(c) Looking for the مجمع عليه ‘united upon‘ or consensus position, alternatively, the مشهور ‘famous report’ that is widely accepted.
What is the principle he has left out?
The Imam’s initial response: Preferring the reports of those who were extremely pious (أورع) and truthful (أصدق) companions of the Imams, acceptable to all (مرضي), and were scholars in of themselves (أفقه), in preference to the contradictory reports of those who were not at the same level of reliability. What Umar succinctly puts as ما رواه الثقات ‘that which which is transmitted by the Thiqat‘
This is essentially Ilm al-Rijal and that too inspired directly from the words of the Imam. For it falls under the domain of this science to evaluate the narrators based on these criteria.
I believe that this was the preliminary principle in Kulayni’s selection of reports for his book. He cannot have overlooked it, rather, this principle goes unmentioned because it is assumed i.e. he already factors this in when selecting Hadith for inclusion.
After all, the Imam’s responses are sequential in nature, it is only when the reports of the narrators, who are equally matched in their reputation, contradict each other does he instruct us to apply other dead-lock breakers. Beginning by looking at the Shuhra (which position is more united upon) and isolating the Gharib (rare position), before proceeding to the two remaining principles.
Did the Qudama care about Rijal?
We are handicapped by the the fact that the Qudama as a whole did not author works setting out the theoretical underpinnings of their activity. What can be reconstructed from clues scattered in their works, however, is that there were already (pre-existing) conventions (checks and balances) that the Nuqqad (scholars of Hadith with critical abilities) had put in place to deal with the problem of fabrications in Hadith. Central to this effort was Rijal
This meant that there were certain things expected of a compiler in Kulayni’s time which either made a book or broke it.
First was the personal reputation of the compiler in terms of his honesty and accuracy in quoting from different sources (without mixing stuff up).
Najashi says about Kulayni:
وكان أوثق الناس في الحديث وأثبتهم
He was the most trusted of people in Hadith and the most accurate
Second were a compiler’s practices as an author.
At the basic level, a compiler was required to give all his sources, recording the transmission back-history of each in complete manner.
This can be brought into relief by comparing al-Kafi to the case of another earlier attempt at a comprehensive compilation of Hadith, a Kafi before the Kafi if you will, two generations before Kulayni. I speak of the Nawadir al-Hikma, and its author Muhammad b. Ahmad b. Yahya b. Imran al-Ash’ari al-Qummi.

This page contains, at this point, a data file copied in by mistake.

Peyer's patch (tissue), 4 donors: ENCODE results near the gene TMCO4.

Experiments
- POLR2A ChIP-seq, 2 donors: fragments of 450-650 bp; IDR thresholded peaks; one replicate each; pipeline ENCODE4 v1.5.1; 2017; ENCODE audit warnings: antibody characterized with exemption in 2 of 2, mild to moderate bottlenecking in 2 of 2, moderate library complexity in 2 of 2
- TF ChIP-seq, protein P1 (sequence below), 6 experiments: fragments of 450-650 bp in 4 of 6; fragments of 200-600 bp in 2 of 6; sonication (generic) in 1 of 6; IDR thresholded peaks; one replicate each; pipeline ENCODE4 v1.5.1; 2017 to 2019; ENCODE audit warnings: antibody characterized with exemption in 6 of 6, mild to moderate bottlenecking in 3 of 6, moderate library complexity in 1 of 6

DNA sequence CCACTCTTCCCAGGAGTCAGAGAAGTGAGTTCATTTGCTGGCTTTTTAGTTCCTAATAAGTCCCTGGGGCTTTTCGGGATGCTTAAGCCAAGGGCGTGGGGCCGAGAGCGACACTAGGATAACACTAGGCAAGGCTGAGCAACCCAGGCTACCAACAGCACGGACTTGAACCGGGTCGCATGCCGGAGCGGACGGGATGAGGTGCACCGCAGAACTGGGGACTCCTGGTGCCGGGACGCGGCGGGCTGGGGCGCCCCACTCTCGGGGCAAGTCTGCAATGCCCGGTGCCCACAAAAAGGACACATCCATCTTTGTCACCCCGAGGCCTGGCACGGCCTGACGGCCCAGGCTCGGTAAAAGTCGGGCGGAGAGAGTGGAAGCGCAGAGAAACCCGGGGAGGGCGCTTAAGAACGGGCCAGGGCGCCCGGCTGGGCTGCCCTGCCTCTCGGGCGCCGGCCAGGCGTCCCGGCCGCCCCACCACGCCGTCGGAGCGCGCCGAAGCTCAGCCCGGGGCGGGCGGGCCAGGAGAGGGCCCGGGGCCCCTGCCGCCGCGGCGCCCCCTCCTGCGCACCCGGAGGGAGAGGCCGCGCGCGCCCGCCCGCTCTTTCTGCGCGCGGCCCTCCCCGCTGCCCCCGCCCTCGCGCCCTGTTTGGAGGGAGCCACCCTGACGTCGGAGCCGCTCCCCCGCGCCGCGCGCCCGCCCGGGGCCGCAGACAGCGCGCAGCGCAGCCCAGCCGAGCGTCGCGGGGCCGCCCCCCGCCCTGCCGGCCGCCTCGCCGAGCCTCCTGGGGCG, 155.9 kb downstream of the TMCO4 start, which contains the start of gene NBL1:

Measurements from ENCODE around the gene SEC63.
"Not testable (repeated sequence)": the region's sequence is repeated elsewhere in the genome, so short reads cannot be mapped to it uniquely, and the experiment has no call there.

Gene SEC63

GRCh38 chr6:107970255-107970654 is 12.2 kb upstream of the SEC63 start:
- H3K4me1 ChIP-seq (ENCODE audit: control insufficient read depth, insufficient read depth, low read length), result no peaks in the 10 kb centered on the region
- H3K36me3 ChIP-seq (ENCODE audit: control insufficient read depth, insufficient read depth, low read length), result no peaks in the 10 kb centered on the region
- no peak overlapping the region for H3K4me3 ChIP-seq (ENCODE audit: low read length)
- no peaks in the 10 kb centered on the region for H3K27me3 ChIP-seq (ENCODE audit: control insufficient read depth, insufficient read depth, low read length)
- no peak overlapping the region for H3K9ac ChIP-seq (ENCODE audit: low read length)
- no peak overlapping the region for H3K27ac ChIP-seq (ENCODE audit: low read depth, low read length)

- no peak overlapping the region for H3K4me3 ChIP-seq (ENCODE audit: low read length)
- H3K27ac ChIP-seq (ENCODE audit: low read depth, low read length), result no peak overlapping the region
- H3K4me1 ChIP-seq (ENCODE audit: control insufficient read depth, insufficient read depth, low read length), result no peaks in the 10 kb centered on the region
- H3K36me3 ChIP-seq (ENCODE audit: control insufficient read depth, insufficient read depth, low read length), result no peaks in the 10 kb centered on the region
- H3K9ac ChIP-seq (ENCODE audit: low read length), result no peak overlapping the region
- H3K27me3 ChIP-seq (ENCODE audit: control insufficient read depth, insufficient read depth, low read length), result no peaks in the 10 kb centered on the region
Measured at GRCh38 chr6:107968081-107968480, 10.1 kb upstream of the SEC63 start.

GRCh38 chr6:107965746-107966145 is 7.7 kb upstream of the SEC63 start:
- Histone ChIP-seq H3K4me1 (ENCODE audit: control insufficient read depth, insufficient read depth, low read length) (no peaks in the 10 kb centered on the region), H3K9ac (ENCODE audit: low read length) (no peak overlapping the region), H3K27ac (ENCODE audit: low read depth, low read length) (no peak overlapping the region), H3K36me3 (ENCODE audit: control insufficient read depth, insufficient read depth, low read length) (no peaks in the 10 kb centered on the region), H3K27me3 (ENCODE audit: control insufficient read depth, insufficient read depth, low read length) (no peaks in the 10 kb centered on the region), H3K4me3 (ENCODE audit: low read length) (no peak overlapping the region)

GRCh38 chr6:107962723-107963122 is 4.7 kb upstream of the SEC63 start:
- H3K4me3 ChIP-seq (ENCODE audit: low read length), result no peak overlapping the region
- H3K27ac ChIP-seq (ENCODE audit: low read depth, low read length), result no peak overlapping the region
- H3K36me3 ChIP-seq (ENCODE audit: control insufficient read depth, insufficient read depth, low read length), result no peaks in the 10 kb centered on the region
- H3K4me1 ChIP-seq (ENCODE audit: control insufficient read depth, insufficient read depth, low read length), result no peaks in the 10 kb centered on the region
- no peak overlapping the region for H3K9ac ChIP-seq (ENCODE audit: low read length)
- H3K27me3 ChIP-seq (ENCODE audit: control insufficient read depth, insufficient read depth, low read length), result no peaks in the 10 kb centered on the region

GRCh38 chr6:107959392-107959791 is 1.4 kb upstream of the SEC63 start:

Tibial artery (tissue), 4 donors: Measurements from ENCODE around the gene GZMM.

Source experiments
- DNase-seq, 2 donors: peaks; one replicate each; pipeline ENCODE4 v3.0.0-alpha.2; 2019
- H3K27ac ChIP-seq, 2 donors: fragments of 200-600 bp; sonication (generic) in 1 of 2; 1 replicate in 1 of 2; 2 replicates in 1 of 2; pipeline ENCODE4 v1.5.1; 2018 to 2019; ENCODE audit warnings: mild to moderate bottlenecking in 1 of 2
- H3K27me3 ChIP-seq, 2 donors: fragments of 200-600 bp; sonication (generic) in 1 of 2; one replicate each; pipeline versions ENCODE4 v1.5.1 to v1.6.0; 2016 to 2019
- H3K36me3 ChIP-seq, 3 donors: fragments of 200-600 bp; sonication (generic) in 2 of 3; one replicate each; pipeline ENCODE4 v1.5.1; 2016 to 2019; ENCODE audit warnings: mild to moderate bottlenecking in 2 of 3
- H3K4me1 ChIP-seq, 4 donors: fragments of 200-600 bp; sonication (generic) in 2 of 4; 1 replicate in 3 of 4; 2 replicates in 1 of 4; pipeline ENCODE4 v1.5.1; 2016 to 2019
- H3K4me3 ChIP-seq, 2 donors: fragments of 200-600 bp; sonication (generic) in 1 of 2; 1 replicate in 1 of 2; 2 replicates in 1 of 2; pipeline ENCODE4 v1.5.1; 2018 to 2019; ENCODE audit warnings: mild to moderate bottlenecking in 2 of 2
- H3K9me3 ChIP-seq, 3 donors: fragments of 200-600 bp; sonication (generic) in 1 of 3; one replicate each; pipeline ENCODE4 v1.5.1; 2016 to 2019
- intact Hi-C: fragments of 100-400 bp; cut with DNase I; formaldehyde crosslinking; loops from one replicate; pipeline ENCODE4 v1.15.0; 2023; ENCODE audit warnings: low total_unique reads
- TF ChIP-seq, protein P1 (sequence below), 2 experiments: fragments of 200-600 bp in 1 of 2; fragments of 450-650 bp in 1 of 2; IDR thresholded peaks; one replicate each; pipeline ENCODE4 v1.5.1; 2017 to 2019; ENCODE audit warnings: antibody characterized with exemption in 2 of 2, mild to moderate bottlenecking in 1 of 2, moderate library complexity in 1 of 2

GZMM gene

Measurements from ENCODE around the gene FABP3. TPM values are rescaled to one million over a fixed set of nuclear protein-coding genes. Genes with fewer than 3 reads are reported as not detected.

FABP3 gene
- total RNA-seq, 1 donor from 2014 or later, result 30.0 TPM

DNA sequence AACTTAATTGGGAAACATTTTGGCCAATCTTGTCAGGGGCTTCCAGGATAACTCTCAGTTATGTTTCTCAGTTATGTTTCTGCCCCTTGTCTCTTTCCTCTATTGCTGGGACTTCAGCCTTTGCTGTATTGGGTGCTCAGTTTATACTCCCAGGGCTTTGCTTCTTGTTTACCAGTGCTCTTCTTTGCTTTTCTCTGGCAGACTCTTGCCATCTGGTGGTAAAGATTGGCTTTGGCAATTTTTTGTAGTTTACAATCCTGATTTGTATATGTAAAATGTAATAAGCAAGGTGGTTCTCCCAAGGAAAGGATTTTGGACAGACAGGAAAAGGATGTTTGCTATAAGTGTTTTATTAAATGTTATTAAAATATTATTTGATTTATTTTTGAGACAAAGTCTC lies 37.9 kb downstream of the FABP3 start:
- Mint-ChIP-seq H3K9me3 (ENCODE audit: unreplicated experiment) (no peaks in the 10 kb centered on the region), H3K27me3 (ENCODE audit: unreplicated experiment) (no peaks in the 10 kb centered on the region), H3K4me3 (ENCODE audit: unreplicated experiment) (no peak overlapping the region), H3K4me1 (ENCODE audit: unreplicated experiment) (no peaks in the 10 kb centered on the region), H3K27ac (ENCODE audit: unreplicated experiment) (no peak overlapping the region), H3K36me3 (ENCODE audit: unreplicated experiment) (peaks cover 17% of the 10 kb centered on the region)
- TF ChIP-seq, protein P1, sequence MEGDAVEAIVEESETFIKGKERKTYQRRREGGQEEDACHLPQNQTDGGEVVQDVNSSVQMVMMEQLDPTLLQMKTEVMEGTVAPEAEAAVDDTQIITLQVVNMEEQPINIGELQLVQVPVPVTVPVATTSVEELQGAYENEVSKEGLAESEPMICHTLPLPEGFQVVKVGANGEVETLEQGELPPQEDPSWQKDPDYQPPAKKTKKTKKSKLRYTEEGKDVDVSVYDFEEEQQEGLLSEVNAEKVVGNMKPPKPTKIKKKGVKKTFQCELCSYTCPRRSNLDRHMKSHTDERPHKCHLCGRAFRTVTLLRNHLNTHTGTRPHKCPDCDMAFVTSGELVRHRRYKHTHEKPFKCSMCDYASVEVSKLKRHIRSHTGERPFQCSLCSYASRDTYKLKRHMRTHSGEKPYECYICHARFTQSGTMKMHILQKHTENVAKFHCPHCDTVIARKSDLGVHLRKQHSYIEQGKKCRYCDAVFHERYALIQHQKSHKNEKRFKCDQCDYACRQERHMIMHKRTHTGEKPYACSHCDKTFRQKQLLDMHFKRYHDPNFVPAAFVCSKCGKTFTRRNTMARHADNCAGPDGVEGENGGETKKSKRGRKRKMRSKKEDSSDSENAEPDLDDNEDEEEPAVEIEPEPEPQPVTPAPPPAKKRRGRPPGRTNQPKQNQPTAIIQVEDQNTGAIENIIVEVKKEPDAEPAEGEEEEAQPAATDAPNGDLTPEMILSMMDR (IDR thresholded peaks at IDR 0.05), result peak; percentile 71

Nawadir al-Hikma achieved fame in Qum and had become a reference work for the masses seeming to contain everything they would ever need. Because of this it was popularly referred to as Dabbat Shabib after a seller of grain-seeds called Shabib who had a massive oil container (Dabba) in Qum with several compartments يعطي منها ما يطلب منه من دهن ‘from which he would give whatever is asked of him of any kind of oil’.
Despite this, Muhammad b. Ahmad b. Yahya was criticized by the Nuqqad for يعتمد المراسيل ‘depending on the Marasil’, that is, giving weight to disconnected chains. Ibn al-Walid (d. 343), a junior contemporary of Kulayni even went through the whole work and culled out instances where Ash’ari has in the chain عن رجل ‘from a man’ or عن بعض أصحابنا ‘from one of our companions’ – without identifying him, or where he says casually وروي ‘it is narrated’ without giving a chain, or وجدت في كتاب ‘I found in a book’ – a book which he did not receive in the accepted manner (i.e. preferably Sim’a or Qira’a in each teacher/student pairing).
The fact that Kulayni’s practice is to give his sources (intermediaries) in almost all the statements attributed to the Imams in the book is the clearest evidence that he followed these conventions and was sensitive to avoid pitfalls. This meticulous recording of chains is not decorative or for the sake of blessing as is the case in the modern era. They indicate a desire to document the origins of each report.